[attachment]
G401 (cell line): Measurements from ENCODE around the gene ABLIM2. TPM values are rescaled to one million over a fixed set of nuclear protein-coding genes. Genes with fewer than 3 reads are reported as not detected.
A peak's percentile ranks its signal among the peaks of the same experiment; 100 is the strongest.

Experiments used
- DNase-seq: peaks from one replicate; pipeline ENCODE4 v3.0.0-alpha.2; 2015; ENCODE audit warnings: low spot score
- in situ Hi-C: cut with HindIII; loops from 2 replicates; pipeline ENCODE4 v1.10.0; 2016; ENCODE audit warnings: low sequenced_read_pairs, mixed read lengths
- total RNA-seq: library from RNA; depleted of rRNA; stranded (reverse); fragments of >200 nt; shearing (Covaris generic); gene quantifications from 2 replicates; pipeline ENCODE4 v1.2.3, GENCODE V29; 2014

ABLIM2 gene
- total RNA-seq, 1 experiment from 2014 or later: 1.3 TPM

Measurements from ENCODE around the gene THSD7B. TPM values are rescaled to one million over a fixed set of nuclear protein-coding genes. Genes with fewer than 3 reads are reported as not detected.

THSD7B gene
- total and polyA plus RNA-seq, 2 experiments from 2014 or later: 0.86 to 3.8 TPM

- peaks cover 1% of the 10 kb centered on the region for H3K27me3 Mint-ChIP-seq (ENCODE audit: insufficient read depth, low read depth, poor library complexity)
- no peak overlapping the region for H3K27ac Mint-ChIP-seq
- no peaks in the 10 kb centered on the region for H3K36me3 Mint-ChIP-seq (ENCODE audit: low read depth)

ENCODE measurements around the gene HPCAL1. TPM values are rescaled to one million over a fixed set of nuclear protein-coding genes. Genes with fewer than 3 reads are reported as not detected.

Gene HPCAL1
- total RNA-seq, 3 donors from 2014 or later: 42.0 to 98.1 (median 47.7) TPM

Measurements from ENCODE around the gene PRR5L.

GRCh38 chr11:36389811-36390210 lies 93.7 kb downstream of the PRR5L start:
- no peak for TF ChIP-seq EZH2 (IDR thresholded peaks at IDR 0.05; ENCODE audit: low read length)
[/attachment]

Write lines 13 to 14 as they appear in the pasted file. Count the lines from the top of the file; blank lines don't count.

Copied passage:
- no peak overlapping the region for H3K27ac Mint-ChIP-seq
- no peaks in the 10 kb centered on the region for H3K36me3 Mint-ChIP-seq (ENCODE audit: low read depth)